Perceptual Space Exhibition 2017
R.M Kavanagh has been observing the willing infiltration of technology which occupies our daily lives and puts the family life under the microscope revolving around a glass table.“Perceptual Space”, R.M Kavanagh’s new body of work explores the realms of digital culture as we explore the world where streaming and social media hypnotise ourselves with our personal black mirror. The first visual cocaine for families sold over the counter at a store near you. As children and parents post, share, comment, swipe, scroll, zoom, this all becomes the norm while it is all stored in the cloud above. Is it not a fact that we are all social media dealers feeding each other’s habit by creating an endless supply of visual stimulation? By the time you have finished your coffee, you will have exposed yourself to multiple emotions as a result of viewing murder, genocide, suicide bombers, natural disasters, fluffy cats, dogs in costumes, car crashes, near death incidents, sexy videos etc. Are we desensitising ourselves to life and becoming numb? And what are the unforeseen dangers and consequences for this pocket device?
The answers are blurred but “life is what happens when you’re busy on your device watching other people live”.
In R.M Kavanagh’s early work his principle subject has always been the human figure in its natural environment, often solitary, treated with a vivid directness. One of the most striking aspects of his work is his ability to grasp the shifting, uneasy nature of relationships and their evolution. Although his strongly modelled faces openly bear the burden of their histories, they also somehow affirm a desire to go on, as if lit from within by an unquenchable hunger.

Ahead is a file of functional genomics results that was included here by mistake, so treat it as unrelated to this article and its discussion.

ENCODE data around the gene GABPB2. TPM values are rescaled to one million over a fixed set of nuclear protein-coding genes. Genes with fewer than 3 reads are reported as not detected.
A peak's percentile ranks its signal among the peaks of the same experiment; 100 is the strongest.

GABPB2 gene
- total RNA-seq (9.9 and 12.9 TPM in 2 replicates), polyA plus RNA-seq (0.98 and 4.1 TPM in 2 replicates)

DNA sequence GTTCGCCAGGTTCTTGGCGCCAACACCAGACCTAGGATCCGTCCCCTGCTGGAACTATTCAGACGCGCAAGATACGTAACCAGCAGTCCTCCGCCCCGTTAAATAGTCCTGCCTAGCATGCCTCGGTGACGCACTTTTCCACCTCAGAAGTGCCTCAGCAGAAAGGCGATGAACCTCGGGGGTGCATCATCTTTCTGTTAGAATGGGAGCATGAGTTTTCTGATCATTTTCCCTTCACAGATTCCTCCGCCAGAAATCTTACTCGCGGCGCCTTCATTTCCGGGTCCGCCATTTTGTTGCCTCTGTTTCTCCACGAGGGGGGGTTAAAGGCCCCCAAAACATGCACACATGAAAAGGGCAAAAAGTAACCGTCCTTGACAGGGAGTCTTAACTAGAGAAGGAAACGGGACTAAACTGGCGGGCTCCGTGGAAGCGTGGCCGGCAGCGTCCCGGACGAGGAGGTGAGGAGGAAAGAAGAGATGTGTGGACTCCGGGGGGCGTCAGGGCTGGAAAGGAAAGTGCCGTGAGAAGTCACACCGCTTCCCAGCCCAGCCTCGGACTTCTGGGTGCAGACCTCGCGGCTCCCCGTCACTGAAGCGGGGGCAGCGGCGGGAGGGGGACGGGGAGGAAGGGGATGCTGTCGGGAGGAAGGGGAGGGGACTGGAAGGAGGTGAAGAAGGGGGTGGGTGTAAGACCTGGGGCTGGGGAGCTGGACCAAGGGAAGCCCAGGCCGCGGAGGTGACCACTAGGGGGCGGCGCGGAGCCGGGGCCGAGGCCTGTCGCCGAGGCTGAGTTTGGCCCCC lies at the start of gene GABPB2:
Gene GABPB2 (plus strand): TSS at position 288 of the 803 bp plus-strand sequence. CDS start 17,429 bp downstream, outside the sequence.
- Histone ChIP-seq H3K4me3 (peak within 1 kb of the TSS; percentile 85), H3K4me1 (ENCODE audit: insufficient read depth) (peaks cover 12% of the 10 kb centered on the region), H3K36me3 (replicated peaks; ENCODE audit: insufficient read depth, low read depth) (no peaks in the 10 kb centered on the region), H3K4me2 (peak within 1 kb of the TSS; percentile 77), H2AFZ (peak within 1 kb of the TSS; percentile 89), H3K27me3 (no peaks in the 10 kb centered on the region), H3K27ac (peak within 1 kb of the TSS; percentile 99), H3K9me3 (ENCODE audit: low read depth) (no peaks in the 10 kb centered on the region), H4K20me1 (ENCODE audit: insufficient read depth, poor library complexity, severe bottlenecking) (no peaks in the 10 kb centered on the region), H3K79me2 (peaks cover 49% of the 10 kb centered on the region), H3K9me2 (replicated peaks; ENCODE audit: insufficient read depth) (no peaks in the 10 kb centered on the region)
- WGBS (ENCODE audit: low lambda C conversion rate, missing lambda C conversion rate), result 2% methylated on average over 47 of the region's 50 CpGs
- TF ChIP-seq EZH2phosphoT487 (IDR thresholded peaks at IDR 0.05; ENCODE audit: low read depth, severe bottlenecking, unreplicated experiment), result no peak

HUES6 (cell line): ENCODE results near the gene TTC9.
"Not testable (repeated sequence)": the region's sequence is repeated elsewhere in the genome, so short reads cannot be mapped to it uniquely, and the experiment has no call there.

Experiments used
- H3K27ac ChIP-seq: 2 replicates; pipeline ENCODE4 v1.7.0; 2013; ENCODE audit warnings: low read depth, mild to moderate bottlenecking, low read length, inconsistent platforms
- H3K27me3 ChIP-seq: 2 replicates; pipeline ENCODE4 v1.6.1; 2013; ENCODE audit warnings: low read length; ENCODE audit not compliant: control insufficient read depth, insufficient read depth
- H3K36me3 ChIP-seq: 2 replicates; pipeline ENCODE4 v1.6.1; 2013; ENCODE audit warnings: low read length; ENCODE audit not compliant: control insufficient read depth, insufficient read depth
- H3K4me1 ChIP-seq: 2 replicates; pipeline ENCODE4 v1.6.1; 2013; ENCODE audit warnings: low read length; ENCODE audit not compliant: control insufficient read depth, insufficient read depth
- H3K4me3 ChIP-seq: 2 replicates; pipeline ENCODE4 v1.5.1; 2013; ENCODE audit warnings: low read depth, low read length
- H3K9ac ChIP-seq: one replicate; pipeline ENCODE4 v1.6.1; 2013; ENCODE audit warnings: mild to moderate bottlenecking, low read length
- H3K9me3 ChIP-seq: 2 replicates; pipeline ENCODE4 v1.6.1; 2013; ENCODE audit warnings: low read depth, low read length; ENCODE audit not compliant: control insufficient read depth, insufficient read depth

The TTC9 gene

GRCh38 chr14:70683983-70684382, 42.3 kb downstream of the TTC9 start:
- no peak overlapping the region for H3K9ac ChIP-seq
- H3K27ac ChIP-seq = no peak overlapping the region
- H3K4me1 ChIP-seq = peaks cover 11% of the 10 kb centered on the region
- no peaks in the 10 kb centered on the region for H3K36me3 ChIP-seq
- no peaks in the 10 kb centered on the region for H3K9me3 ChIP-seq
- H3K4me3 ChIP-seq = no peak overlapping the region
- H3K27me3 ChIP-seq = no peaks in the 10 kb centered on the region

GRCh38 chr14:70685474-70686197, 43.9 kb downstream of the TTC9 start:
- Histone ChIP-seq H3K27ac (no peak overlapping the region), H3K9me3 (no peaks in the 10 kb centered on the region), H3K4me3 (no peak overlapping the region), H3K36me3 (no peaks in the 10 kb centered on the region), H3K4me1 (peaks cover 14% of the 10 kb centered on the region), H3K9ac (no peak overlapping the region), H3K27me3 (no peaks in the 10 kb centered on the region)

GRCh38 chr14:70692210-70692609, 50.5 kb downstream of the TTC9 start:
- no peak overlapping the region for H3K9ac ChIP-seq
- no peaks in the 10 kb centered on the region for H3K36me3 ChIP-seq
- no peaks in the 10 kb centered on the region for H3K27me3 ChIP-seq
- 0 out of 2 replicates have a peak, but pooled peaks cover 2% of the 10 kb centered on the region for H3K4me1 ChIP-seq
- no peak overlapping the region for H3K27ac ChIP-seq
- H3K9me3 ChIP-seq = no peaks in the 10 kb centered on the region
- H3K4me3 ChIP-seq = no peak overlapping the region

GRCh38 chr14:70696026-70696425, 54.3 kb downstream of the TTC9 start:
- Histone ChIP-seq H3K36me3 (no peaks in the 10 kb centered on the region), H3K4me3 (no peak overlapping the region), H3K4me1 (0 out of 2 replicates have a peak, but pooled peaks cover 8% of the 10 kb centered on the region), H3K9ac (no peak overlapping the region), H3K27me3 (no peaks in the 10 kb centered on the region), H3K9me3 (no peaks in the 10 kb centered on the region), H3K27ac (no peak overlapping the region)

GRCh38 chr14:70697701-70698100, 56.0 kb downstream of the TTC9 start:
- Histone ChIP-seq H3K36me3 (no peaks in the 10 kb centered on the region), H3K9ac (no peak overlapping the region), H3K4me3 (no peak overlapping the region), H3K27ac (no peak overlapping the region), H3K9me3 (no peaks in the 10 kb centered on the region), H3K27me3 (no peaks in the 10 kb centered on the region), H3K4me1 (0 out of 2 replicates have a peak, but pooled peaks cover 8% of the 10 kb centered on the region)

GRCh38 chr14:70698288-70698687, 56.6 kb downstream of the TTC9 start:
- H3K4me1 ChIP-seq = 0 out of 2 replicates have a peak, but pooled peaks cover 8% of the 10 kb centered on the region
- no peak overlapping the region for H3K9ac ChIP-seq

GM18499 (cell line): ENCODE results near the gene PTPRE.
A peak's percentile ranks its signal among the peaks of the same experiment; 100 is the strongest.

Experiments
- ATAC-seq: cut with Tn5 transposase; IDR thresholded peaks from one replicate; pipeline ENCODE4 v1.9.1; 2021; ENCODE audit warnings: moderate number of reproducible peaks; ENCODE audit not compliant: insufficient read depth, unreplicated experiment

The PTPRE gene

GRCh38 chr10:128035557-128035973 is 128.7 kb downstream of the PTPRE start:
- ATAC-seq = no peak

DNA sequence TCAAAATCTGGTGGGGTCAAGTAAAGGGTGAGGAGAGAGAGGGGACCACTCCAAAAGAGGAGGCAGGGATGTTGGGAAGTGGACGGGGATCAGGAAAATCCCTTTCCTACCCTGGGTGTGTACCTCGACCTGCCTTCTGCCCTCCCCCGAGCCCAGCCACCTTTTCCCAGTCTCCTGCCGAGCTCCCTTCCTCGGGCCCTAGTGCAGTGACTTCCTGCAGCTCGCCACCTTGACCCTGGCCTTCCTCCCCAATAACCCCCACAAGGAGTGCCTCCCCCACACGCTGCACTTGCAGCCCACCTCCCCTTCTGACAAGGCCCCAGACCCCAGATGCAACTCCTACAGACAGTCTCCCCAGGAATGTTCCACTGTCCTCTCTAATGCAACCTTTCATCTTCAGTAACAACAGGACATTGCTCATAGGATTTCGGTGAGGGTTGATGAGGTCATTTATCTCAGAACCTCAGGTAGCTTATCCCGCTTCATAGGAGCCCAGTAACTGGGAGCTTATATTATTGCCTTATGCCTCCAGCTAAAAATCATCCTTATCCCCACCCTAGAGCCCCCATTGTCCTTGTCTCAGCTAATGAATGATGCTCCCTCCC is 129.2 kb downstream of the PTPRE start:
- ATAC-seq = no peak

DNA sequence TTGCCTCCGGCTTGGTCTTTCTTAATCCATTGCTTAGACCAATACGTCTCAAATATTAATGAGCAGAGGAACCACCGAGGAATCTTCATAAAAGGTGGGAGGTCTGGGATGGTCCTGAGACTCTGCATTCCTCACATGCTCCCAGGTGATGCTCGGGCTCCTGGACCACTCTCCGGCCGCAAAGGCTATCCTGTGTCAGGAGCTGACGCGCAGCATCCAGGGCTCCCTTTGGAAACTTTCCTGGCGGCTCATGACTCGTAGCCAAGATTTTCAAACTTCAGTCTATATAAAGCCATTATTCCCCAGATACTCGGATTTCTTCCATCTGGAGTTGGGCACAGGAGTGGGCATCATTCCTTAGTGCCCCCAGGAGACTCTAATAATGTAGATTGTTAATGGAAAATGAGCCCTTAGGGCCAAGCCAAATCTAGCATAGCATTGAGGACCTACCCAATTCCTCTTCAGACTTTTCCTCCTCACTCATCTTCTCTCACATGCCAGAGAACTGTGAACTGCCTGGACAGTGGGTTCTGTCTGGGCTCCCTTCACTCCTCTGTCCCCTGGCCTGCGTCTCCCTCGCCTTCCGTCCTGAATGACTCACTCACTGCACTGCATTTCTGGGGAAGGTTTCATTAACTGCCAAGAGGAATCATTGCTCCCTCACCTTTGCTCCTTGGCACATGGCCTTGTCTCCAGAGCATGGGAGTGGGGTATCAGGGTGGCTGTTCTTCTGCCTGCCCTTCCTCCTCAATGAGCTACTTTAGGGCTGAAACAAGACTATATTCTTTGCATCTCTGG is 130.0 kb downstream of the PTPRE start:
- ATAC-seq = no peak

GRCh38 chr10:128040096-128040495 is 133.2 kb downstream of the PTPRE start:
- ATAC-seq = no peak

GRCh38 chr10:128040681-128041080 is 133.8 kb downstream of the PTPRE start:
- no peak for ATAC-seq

The dissolving nature of life and the engagement of the inner mechanics of the human structure fascinates and influences R.M Kavanagh’s work. The fragile nature of human life is what we take for granted until tragedy strikes without warning and then only then take notice. R.M Kavanagh is capturing that instant moment of when tragedy and beauty collide which leaves him to contemplate the grey areas in life. His work explores the birth of an idea, it’s existence and demise. Does it die or does it morph and evolve into something more manipulative, complex and beautiful to the viewer in order to deceive? We strive for harmony in the everyday routine but sometimes the mundane cycle of life drags us down into a dark emotional abyss. With Kavanagh’s work we see the familiar and strange, the disturbing yet illuminating manifestations of an inquisitive and provocative mind.
“As an artist I delve into the areas in life which are uncomfortable to ponder and I create those ideas on canvas leaving an everlasting stain on the viewers mind”.